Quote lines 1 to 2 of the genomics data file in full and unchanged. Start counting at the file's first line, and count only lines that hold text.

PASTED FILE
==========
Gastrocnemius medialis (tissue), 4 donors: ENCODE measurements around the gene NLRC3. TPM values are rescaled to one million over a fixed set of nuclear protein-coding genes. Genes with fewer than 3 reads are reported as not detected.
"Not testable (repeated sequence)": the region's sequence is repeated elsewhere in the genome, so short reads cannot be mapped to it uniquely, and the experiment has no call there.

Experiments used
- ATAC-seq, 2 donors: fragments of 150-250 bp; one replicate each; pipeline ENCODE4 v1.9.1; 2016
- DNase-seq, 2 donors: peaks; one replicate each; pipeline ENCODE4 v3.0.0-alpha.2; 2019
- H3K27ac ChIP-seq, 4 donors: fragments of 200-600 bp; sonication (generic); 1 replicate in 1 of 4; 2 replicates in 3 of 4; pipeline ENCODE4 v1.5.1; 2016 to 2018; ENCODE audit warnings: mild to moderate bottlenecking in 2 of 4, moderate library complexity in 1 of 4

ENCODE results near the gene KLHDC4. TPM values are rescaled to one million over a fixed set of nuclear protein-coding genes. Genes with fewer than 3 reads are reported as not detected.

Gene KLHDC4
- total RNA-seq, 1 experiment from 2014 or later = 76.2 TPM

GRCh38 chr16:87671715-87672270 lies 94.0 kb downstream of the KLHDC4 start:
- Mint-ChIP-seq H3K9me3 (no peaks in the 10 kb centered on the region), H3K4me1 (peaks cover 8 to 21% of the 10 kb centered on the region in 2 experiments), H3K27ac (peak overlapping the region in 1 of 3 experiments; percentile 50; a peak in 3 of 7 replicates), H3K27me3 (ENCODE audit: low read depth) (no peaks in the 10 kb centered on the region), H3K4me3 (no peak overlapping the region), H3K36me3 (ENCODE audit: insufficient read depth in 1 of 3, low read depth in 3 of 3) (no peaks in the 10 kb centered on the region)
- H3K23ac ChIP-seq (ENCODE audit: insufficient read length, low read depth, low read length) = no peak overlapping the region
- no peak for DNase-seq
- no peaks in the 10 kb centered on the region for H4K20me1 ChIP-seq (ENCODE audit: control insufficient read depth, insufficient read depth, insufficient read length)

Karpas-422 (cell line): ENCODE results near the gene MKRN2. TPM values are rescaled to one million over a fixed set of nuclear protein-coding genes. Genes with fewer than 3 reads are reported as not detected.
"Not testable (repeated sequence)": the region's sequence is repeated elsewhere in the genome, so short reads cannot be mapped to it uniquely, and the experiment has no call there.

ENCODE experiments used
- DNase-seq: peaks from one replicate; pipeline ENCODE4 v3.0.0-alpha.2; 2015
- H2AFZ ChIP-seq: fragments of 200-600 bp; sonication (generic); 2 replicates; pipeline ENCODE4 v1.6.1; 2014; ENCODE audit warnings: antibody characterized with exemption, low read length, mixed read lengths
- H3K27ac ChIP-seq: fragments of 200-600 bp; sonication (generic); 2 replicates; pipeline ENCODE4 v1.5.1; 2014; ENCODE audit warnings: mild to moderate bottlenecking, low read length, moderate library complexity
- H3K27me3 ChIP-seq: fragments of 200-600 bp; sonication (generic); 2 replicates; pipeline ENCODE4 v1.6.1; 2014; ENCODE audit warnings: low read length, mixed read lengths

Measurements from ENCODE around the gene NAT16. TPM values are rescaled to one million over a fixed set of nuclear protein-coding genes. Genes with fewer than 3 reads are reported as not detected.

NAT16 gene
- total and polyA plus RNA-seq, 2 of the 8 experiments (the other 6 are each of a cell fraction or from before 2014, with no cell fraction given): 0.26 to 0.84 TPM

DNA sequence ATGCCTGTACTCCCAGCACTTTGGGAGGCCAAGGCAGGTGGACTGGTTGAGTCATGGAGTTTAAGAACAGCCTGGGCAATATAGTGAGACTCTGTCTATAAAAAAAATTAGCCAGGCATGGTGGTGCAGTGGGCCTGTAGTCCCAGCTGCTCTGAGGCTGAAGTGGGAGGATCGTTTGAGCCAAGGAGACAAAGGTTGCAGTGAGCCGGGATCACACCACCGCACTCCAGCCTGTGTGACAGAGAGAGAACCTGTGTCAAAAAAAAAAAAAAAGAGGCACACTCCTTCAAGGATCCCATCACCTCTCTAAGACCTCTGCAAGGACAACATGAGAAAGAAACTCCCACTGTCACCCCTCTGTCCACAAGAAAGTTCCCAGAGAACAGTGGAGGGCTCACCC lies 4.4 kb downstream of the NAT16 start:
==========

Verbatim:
Gastrocnemius medialis (tissue), 4 donors: ENCODE measurements around the gene NLRC3. TPM values are rescaled to one million over a fixed set of nuclear protein-coding genes. Genes with fewer than 3 reads are reported as not detected.
"Not testable (repeated sequence)": the region's sequence is repeated elsewhere in the genome, so short reads cannot be mapped to it uniquely, and the experiment has no call there.